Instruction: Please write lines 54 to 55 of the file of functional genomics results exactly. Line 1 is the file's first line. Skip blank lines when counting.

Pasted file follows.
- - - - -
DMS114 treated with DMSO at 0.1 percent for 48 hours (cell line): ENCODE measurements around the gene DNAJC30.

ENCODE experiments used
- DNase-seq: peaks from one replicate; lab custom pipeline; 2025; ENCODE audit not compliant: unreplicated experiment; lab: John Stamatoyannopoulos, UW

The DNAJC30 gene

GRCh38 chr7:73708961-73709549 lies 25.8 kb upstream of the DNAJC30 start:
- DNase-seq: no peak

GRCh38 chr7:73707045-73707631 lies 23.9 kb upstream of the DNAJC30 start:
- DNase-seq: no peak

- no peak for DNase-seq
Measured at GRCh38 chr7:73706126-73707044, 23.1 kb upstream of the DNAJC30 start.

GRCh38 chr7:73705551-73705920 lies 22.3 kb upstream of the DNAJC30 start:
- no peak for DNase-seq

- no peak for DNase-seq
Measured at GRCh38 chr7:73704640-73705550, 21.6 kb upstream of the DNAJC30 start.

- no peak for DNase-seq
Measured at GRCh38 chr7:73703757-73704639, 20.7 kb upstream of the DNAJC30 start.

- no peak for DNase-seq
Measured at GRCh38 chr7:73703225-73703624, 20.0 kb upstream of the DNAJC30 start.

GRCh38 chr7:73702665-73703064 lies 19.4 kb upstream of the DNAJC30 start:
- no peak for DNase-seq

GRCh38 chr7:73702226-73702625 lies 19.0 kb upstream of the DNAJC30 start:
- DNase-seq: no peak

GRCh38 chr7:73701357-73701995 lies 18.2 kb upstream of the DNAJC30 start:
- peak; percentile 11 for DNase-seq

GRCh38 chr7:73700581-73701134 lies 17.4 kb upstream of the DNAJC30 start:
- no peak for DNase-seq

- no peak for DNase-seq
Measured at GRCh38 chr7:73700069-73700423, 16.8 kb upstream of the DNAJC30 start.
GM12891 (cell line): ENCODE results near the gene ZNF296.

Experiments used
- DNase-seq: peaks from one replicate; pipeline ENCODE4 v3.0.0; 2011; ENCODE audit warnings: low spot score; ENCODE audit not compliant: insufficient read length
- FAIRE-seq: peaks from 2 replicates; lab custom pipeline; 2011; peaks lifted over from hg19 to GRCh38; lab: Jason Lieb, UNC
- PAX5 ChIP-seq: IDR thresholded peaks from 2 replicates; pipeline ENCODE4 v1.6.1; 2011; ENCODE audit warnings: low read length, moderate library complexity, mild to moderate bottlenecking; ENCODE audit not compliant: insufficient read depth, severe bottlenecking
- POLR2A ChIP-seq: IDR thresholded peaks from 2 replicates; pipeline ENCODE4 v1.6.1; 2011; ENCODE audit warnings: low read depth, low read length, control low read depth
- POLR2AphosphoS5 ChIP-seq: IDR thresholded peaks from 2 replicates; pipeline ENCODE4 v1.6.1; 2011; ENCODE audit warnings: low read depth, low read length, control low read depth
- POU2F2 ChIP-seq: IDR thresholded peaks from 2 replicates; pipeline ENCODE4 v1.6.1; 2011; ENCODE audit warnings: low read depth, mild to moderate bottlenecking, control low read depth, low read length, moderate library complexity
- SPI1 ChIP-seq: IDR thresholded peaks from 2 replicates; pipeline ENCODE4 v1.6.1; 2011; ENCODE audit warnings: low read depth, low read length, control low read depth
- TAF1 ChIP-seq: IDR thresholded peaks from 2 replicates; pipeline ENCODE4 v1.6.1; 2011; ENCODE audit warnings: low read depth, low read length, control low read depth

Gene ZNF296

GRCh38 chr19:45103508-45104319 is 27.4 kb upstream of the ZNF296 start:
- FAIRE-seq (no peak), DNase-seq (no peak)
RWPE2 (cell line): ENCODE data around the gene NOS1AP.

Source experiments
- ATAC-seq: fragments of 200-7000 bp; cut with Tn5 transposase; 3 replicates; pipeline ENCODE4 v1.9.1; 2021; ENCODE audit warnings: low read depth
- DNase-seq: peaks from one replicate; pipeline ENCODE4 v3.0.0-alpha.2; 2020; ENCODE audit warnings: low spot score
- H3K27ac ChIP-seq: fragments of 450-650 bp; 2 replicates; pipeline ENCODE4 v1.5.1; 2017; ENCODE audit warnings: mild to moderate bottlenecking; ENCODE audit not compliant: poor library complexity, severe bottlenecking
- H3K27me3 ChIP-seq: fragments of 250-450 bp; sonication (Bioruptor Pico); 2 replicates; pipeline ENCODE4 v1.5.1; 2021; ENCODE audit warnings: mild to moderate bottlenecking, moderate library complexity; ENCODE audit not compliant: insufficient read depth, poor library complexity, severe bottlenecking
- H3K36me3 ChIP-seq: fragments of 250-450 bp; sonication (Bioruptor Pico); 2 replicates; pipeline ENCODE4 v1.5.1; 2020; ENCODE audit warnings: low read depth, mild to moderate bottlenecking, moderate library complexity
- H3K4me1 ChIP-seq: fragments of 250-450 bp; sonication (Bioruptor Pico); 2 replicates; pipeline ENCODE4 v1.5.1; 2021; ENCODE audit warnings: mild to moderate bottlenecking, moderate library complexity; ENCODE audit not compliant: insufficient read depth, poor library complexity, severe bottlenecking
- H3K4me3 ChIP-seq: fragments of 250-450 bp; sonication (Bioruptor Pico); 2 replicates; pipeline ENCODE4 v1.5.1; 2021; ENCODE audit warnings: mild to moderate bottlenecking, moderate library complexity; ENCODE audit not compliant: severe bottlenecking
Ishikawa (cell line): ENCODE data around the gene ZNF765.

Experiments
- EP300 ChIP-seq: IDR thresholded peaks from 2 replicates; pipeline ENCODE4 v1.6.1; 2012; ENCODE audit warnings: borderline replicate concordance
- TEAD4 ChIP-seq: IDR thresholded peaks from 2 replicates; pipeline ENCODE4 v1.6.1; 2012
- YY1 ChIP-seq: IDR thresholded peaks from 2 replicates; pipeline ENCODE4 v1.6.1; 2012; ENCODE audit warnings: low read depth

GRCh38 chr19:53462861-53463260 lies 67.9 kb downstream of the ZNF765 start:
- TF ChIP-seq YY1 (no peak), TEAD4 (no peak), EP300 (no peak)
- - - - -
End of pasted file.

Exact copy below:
- TEAD4 ChIP-seq: IDR thresholded peaks from 2 replicates; pipeline ENCODE4 v1.6.1; 2012
- YY1 ChIP-seq: IDR thresholded peaks from 2 replicates; pipeline ENCODE4 v1.6.1; 2012; ENCODE audit warnings: low read depth